When Polly Shoemaker, RN, BSN, MBA, looks back on early 2016, she doesn’t know how she juggled everything. As director of clinical systems at Tulsa, OK-based St. John’s Hospital, Shoemaker already had a challenging job. But when her father’s esophageal cancer took a southward turn, she not only had to carry the logistical load of his care, but also keep up with work and family. “I don’t know how I did it, but I needed to and wanted to, so I did,” she says of her struggles as a sandwich generation caregiver.
Perhaps that’s you. Like Shoemaker, you’re feeling the squeeze of being a sandwich generation caregiver. You’re in the middle, raising sons and/or daughters while caring for an elderly parent (or other aged person). Even if you don’t have children, you may still find yourself pirouetting between the need to be at work and the need not to be there because someone else relies on you.
As Amy Goyer, a family and caregiving expert for AARP and author of Juggling Life, Work and Caregiving, notes: “When you look at the demands of your time and you’re juggling all of these things with just 24 hours in the day, it’s really difficult to prioritize and get it all done.”
Admittedly, there’s no one-size-fits all strategy for handling all the facets of your life. Yet, by being organized and engaging others, you can take care of everyone—including yourself.
Be Organized (But Go with the Flow)
Getting and staying organized are the most important survival skills for managing caregiving, says Goyer. In streamlining your schedule, you not only need to prioritize structure and routine, but also implement small steps to ease your daily duties. Phone apps, for instance, can keep you on course by organizing schedules and people.
Also, keep a contingency plan in your back pocket. Whether that means changing your goals, adjusting your schedule, tapping your backup team, or even modifying your definition of success, you want a strategy for when events don’t unfold as you envisioned. “Sometimes, we sacrifice the very good because we want the perfect,” says Goyer. “But we have to make compromises and not be resentful about them.”
Shoemaker agrees, noting that in getting her father to supplement the morning and evening tube feedings that she and her husband performed faithfully, she made sure that he had his favorite brands of nutritional drink brands so he’d drink during the day. And even when it became easier for her to write his checks, she still let him sign and even deliver them so he felt included in the process. “I finally learned that something was better than nothing,” she says. “I had to bend on some things.”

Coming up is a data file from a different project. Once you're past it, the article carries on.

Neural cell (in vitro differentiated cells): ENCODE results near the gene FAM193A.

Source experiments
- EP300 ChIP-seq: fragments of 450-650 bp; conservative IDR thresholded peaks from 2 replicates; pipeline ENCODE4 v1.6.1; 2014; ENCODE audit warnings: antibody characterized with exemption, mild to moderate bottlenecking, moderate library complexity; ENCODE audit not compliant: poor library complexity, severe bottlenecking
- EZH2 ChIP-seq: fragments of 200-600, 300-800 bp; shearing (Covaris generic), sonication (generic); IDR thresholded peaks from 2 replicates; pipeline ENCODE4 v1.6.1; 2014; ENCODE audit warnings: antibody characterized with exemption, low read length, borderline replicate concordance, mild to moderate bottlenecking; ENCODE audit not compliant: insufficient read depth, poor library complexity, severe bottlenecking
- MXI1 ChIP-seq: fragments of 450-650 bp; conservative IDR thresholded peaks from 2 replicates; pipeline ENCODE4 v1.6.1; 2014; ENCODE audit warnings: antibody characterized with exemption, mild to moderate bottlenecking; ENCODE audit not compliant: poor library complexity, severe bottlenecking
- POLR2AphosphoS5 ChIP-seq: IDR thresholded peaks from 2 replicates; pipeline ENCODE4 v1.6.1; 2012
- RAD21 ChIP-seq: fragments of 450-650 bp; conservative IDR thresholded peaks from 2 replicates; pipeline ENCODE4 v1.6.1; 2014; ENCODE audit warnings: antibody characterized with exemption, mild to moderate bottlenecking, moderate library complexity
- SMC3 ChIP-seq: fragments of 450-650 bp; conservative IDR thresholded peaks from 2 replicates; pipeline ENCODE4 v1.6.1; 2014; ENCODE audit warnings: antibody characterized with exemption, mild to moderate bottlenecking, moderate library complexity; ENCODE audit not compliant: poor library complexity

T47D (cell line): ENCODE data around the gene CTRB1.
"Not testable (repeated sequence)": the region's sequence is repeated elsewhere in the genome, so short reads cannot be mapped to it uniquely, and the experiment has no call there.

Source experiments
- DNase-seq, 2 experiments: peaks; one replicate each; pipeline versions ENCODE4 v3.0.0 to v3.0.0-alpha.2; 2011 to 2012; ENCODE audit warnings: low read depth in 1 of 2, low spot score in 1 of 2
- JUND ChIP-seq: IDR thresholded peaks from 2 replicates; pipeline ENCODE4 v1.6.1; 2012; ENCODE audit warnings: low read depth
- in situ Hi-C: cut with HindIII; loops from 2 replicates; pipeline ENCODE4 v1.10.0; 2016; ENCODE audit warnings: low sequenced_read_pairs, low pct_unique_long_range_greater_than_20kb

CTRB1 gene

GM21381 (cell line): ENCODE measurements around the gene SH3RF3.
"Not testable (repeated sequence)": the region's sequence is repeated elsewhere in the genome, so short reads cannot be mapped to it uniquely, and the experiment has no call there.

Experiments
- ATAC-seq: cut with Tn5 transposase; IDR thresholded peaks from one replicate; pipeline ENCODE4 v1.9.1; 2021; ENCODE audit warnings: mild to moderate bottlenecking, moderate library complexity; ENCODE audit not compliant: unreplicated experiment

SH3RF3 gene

Don’t Be Afraid to Seek Help
You may think you’re the best person to handle caregiving. After all, you know the human body, understand the aging process, and are savvy about procedures and potential outcomes. Who better than you to be in charge? But truth is, you can’t do everything. Asking others to step up to the plate can diffuse the physical and emotional stress of people being dependent on you—along with the guilt when things don’t get done right. As Carol Abaya, MA, a nationally recognized expert on the sandwich generation, notes: “One of the big fallacies is that because it’s your parents or family members, only you can do everything for them. You can’t, and you shouldn’t.”
Admittedly, calling on brothers and sisters when you need all hands on deck can be challenging. A family health crisis can bring up a host of issues, not to mention uncover genuine differences of opinion. And sometimes it’s just easier to give siblings a pass because they live a distance or are grappling with their own issues.
But you do yourself no favors by discounting the very relatives who also may have a stake in this person’s health. Bringing them on board can be very helpful, even if you have to brush up on your negotiation skills. If you’re rusty in approaching your siblings, making demands, or setting boundaries, you may want to join a support group to learn from others how to assign tasks and say “no.” “Even if a sibling lives far away,” says Abaya, “you have to be able to say, ‘I need you to come and take care of mom or dad for a long weekend so that I can get away.’”
As the on-call patient care coordinator for Hospice of Central Pennsylvania, Nicole Planken, RN, knows the value of having others available when you’re caring for ill patients. She’s not only seen it in her professional life, but also as the primary caregiver for her mother, who’s partially paralyzed from a stroke post-brain aneurysm, and her mother-in-law, who suffers from stage IV lung cancer.
Planken is fortunate in that her sister and aunt are both closely involved with her mom. Moreover, she credits a caring husband who has the flexibility of being self-employed to pinch-hit with their son, her mother, and her mother-in-law. What does it take to cover everything? Although Planken credits her night shift schedule for making things work, she has a few other things in her quiver: a strong faith to keep her centered, written notes to track the minutia, and naps to stay refreshed. “I never feel like it’s an inconvenience or a burden to drop everything and do what they need me to do,” she says. “The only problem is that my life consists of many two-hour naps. I need rest in between everything. It’s my biggest challenge.”
Engage Your Employer